COMMENT: Breakdown assistance must adapt to an electric and digital future

From EV service apps to optimisation platforms, the breakdown assistance industry is reinventing itself for the digital age. By Trevor Didcock

Breakdown assistance firms are caught in a perfect storm of technological, behavioural and commercial disruption right now, severely challenging their profitability. With modern vehicles breaking down less often and a growing awareness of dual cover through automakers, insurance policies and brand assurers, consumers are questioning the value of rising membership fees while also shifting away from car ownership.

At the same time, breakdown assistance companies are grappling with seismic industry changes: EVs with fewer mechanical components are on the rise, connected cars are enabling maintenance services that threaten to negate roadside products, while digitalisation challenges their legacy systems and capabilities.

It’s not all doom and gloom though. With residual brand loyalty and a highly skilled patrol force, breakdown companies can turn things around—as long as they stay alert to the landscape ahead. Here’s how.

Breakdown assistance companies are grappling with seismic industry changes

Own the EV assistance space

With the UK set to put 10 million EVs on the road in the next ten years, there’s a real opportunity for the breakdown assistance sector to become the authority in a fragmented EV space. For example, brands could develop a digital assistant that helps drivers manage EV ownership with advice around battery care, range optimisation, and by mapping relevant charging points with information on fees. They could also consider developing an energy tariff tool for customers to compare and select best tariff rates, or partner with car repair services and energy companies to provide an end-to-end service for EV maintenance. This would also enable the development of products and services to help customers wanting to buy or sell second-hand EVs (another up and coming market trend).

Use data to shift from breakdown assistance provider to maintenance platform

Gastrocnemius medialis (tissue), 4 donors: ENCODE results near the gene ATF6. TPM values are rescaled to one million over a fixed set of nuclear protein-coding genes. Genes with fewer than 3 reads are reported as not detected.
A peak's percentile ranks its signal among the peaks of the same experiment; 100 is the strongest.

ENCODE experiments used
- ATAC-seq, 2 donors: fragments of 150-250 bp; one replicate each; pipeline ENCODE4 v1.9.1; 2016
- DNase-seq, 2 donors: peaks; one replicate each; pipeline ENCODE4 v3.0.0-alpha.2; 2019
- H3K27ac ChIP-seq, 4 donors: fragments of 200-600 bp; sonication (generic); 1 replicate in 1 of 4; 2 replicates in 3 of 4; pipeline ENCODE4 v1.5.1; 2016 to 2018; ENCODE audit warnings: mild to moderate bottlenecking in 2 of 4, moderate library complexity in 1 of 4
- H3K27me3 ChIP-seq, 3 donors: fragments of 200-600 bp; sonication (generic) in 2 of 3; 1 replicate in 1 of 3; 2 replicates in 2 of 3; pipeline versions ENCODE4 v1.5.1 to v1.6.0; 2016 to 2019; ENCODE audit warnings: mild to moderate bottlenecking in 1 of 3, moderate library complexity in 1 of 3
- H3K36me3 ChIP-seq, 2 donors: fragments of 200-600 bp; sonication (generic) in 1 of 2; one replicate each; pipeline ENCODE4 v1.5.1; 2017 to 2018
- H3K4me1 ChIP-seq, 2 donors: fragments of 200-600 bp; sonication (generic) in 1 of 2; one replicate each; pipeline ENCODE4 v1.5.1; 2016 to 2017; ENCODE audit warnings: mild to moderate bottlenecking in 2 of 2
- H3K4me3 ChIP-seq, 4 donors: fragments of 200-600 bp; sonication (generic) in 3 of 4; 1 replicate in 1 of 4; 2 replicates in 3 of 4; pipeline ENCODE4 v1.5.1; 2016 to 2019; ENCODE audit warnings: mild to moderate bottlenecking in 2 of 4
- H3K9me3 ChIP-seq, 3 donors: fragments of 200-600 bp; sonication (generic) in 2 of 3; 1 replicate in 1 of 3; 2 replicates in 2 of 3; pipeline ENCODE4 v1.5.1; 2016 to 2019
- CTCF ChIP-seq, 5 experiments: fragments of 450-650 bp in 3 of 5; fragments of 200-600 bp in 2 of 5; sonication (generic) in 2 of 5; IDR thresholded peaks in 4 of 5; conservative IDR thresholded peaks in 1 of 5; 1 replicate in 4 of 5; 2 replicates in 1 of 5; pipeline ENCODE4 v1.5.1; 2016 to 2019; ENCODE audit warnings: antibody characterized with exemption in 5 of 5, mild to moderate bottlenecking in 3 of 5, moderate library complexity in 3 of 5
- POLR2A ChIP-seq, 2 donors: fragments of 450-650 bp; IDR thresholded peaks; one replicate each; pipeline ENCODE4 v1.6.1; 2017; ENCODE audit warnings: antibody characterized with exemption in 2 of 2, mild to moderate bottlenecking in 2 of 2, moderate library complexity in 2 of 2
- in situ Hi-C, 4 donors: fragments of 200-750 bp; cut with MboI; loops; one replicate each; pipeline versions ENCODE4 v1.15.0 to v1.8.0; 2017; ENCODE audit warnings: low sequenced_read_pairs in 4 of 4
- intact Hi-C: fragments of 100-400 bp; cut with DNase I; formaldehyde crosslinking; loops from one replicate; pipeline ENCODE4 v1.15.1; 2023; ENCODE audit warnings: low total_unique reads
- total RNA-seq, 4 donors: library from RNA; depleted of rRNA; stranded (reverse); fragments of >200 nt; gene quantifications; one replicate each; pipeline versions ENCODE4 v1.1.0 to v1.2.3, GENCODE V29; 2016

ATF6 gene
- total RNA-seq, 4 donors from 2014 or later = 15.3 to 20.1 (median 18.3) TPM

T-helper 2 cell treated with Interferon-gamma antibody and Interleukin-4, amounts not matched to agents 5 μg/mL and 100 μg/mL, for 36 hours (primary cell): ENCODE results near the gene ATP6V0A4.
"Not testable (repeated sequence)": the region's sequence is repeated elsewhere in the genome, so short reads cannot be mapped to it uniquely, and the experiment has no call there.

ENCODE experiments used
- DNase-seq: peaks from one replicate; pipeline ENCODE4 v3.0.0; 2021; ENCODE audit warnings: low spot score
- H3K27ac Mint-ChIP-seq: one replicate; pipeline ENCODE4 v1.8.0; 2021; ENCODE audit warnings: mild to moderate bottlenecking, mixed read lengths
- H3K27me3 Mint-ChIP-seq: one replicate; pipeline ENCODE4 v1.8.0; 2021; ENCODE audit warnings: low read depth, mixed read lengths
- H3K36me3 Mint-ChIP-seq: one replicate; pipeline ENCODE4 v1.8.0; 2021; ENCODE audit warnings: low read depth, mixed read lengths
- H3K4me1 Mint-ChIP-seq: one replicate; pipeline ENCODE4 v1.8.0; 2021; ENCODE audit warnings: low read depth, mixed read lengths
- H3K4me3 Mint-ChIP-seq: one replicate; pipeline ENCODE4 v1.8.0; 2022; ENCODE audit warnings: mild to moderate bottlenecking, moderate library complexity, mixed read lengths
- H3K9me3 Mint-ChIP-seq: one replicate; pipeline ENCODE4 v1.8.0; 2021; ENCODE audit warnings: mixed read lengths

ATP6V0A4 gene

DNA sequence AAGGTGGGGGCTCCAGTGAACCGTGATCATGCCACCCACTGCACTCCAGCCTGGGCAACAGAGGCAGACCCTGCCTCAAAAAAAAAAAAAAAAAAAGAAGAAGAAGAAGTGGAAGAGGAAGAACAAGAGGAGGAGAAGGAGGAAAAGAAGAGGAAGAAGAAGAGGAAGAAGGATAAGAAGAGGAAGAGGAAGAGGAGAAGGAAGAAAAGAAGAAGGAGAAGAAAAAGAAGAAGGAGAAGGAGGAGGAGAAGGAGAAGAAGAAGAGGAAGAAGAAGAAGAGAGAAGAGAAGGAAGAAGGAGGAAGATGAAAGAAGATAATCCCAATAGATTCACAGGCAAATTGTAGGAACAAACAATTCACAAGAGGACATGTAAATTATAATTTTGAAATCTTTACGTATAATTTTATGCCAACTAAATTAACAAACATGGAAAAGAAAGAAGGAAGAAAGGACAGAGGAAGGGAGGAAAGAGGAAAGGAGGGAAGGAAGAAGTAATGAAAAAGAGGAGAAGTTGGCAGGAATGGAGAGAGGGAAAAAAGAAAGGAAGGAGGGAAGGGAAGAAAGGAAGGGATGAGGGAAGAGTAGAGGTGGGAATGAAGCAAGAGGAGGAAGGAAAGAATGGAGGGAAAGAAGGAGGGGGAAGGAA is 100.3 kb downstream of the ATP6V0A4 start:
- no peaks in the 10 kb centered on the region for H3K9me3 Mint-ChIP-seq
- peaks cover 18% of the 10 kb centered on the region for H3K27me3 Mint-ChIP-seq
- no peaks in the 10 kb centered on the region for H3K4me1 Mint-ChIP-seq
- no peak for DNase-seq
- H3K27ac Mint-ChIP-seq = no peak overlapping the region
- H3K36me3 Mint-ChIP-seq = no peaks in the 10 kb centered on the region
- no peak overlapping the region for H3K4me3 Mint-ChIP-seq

As well as eyeing demand in the EV sector, enterprising brands need to harness smart car connectivity. Companies such as the AA are encouraging their members to develop a more proactive relationship with their vehicles via platforms that can prevent, predict and report breakdown issues. These could alert drivers to mechanical faults and warnings as soon as they occur, making servicing an on-demand (rather than annual) process, and minimising the need for breakdown assistance. When roadside support is required, the same data capabilities could surface diagnostics in contact centres, enabling the dispatch of the right resource, fully briefed on the likely problem.

To prosper, progressive breakdown assistance companies must move further up the value chain from service provider to partner

Provide strategic support for B2B customers

Deep learning processes really come into their own in the increasingly complex fleet space. Breakdown assistance firms could develop and sell products that predict fleet availability and optimise lifetime value. Real-time insights could also provide manufacturers with rapid, high volume understanding of the performance of new models and software versions, allowing real-time fixes to engine management systems and other components. Business models based on outcomes such as pay-per-efficiency would enable the risk to be shared, making market penetration easier.

From provider to pioneer

Breakdown assistance companies stand on a precipice right now. Managing the leap successfully requires brands to become pivotal platform players in eco-driven movements such as EV maintenance and shared mobility. Vehicles will become ever more connected and autonomous, making the task of managing their lifecycle a growing challenge for owners and drivers. To prosper, progressive breakdown assistance companies must move further up the value chain from service provider to partner: working alongside consumers, B2B clients and society at large to take the lead in this bold new era of change.

The opinions expressed here are those of the author and do not necessarily reflect the positions of Automotive World Ltd.

Trevor Didcock is Chair of innovation consultancy Futurice Ltd

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